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Review  |   April 2020
Minimally Invasive Glaucoma Surgery: What Do We Know? Where Should We Go?
Author Affiliations & Notes
  • Chen Xin
    Beijing Institute of Ophthalmology, Beijing Tongren Eye Center, Beijing Tongren Hospital, Capital Medical University, Beijing, China
  • Huangzhou Wang
    Ophthalmology Department, Beijing Tongren Eye Center, Beijing Tongren Hospital, Capital Medical University, Beijing, China
  • Ningli Wang
    Beijing Institute of Ophthalmology, Beijing Tongren Eye Center, Beijing Tongren Hospital, Capital Medical University, Beijing, China
  • Correspondence: Ningli Wang, Beijing Institute of Ophthalmology, Beijing Tongren Eye Center, Beijing Tongren Hospital, Capital Medical University, No. 17. Hougou Alley Dongcheng District, Beijing 100005, China. e-mail: wningli@vip.163.com 
Translational Vision Science & Technology April 2020, Vol.9, 15. doi:https://doi.org/10.1167/tvst.9.5.15
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      Chen Xin, Huangzhou Wang, Ningli Wang; Minimally Invasive Glaucoma Surgery: What Do We Know? Where Should We Go?. Trans. Vis. Sci. Tech. 2020;9(5):15. doi: https://doi.org/10.1167/tvst.9.5.15.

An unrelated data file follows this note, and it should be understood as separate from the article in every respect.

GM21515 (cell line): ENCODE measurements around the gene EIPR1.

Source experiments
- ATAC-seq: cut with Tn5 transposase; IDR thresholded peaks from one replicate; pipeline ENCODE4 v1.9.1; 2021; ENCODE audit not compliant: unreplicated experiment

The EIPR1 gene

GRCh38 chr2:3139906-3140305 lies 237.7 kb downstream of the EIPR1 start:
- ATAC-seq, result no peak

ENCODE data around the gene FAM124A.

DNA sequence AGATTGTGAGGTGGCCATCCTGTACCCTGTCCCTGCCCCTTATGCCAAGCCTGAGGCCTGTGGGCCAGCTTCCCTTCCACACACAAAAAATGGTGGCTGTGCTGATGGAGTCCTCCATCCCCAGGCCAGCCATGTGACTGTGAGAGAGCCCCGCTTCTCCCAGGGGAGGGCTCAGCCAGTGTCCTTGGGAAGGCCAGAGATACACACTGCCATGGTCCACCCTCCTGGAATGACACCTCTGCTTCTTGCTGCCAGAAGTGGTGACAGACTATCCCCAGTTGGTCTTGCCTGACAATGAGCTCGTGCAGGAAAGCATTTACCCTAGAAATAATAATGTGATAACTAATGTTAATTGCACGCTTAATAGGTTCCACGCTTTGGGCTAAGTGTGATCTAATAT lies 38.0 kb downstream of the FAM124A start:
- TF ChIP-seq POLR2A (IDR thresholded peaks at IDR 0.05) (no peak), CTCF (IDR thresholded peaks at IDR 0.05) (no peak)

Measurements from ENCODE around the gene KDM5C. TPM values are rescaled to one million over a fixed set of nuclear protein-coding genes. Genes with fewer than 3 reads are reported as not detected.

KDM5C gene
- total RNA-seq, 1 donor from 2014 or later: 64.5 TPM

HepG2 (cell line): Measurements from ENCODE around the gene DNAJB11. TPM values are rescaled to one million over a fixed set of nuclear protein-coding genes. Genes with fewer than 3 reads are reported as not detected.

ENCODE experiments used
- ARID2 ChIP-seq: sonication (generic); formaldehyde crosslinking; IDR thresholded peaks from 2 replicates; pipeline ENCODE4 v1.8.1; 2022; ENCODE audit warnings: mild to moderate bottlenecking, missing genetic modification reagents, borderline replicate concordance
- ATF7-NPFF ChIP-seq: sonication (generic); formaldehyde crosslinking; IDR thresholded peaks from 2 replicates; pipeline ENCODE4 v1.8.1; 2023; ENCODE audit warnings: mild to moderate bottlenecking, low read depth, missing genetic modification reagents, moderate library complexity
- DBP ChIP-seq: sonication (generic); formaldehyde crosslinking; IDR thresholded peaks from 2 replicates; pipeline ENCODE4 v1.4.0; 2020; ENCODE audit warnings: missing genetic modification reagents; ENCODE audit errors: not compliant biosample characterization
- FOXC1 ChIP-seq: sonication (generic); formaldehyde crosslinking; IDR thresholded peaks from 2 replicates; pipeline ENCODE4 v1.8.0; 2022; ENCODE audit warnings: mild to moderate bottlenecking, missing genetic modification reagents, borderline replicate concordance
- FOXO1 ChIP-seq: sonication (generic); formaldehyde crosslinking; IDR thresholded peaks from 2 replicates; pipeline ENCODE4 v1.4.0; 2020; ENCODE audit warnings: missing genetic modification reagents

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Abstract

With the arrival of a plethora of new and revolving minimally invasive glaucoma surgery techniques, glaucoma specialists currently are fortunate to have various surgical options that aim to recovery of the function of the aqueous outflow system in different ways. Meanwhile, the aqueous outflow system has become the hot point of researching. In ARVO 2019, a special interest group session was held on new perspectives on minimally invasive glaucoma surgery. Ten surgeons, clinical professors, and experimental scientists were invited to report their latest studies and discussed on five hot topics in this special interest group. This review summarizes the special interest group session and posts the issues of greatest concern, providing insight to the aqueous outflow system and areas that require further study.

Introduction
The Special Interest Group (SIG): New Perspectives on minimally invasive glaucoma surgery (MIGS) was held during ARVO on May 2, 2019, in Vancouver, Canada. Five invited speakers and eight discussants, whose clinical and basic research focus on MIGS or aquoeus outflow pathway, met and discussed current highly relevant questions in this area. 
In the new era of MIGS procedures, glaucoma specialists currently are fortunate to have various surgical options that aim to restore the function of the aqueous outflow system by different mechanisms. MIGS procedures were developed to lower the intraocular pressure (IOP) with fewer complications compared with the conventional trabeculectomy and glaucoma drainage implant surgeries.13 With the development of MIGS, the aqueous outflow system has become the hot point of research. It is hypothesized that the outcome of canal-based MIGS depends on accurately identifying the specific site of resistance within the drainage system.46 Meanwhile, new discoveries improve our understanding of the aqueous outflow system and promote research to develop new potential treatments.